Grass-fed vs grain-fed beefPosted by: Scott Ko
On a recent visit to the South Melbourne Market, I came across butchers that promoted the use of organic grass-fed produce. Speaking to the vendors, they highlighted the multitude of benefits.
The classic statement ‘you are what you eat’ equally applies to cows as it does to humans. Back in the good ol’ days, beef was 100% pasture raised and grass-fed, which led to happy cows. However, increasing consumer demand for red meat, along with rising capital costs and limited space, meant that the old model was not economically feasible. For economic reasons, farmers shifted to grain-fed production where the time taken to fatten cattle was significantly reduced leading to higher profit margins.
But why the negative press? There are several reasons why grain-fed production is frowned upon.
Cows are classified as ruminants i.e the majority of their diet is plant-based as depicted by their ‘four stomach’ digestive physiology, which is designed to break down plant material into digestible proteins and fats. Just like in humans, a diet high in carbohydrates and grain is unnatural for our bovine friends.
Grain is like ‘candy’ for cows – they love it and it makes them fat. Coupled with factory farming methods where cows are subjected to crowded, bleak pens designed to maximise weight gain and minimise overhead costs, the end result is the modern cow – highly overweight, ridden with health problems and living in uncomfortable conditions raising animal welfare concerns. Often, this results in the use of antibiotics, growth hormones, and feed additives to reduce the chance of disease and to speed up the fattening process. Whilst there are ‘good’ beef farmers, it is fair to say the above stance is the norm.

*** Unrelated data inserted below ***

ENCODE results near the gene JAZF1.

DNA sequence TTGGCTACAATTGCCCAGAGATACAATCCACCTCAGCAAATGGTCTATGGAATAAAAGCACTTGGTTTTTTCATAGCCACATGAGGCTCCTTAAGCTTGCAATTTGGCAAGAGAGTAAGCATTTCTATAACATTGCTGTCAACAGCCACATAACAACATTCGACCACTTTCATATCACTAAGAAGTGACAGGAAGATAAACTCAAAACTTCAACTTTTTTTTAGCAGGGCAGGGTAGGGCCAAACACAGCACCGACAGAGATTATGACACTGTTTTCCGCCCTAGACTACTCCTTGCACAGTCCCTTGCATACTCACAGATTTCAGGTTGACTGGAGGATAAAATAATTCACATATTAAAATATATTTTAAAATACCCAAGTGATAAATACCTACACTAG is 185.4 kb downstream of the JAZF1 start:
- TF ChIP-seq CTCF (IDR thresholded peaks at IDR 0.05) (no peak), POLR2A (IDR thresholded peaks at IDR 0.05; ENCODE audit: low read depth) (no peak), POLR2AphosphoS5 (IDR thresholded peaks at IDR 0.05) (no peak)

Grain-fed cows produce meat with a higher intramuscular fat deposition – a much fancier way of describing the much desired ‘marbling’ effect that many associate with good flavour. Grass-fed meat tastes different; it is generally leaner but many prefer its natural, earthy flavour which vary from farm to farm depending on the variety of grasses that were consumed by the cow. If I were to recommend a variety of grass-fed beef, it would be grass-fed Angus – a prized cut amongst butchers and steak houses alike with a full-flavoured, tender taste . But there are also health benefits to eating grass-fed beef:
- high in omega 3 fatty acids and conjugated linoleic acid (CLA ) – in non jargon terms this represents the ‘good’ trans fat that has cancer fighting properties ( 80 days of a grain fed diet will destroy the omega 3 content )
- higher in Vitamin B, Vitamin E, Vitamin K, beta carotene ( visually, the fat is more yellow compared to its grain fed counterparts)
- free from antibiotics, hormones and growth promotants
- reduced risk of e.coli
So, there you have it – organic grass-fed beef is the ultra premium and gold standard of the beef world in terms of health, taste and welfare benefits. Being a guilty non-vegetarian animal lover, the big benefit is that animal welfare is a top priority. There are no bleak pens and it shows a greater respect for an animal that has died to feed us. Ideally, we should reduce our meat consumption, but grass-fed definitely trumps grain-fed beef in this respect.